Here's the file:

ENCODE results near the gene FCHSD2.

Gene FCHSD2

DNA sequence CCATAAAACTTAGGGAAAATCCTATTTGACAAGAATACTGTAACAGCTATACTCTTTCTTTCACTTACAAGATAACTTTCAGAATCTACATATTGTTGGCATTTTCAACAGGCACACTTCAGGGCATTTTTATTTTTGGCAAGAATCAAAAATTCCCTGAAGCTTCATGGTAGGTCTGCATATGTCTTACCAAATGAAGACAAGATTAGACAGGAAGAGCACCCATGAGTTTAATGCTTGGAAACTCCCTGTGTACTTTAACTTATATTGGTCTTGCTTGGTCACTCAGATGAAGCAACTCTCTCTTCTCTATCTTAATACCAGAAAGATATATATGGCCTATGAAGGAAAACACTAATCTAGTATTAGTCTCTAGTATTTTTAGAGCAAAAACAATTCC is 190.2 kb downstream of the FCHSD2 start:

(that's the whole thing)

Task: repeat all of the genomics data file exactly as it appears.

ENCODE results near the gene FCHSD2.

Gene FCHSD2

DNA sequence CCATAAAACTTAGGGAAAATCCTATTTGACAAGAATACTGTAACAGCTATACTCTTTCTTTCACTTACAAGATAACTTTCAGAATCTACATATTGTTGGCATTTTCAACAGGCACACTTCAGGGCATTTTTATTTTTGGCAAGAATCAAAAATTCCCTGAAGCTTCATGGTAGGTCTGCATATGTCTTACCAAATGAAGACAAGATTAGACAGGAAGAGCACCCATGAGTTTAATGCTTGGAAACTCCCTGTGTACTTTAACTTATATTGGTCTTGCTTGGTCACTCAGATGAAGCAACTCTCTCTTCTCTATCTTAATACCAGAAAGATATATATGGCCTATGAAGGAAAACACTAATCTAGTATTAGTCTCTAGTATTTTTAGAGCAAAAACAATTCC is 190.2 kb downstream of the FCHSD2 start: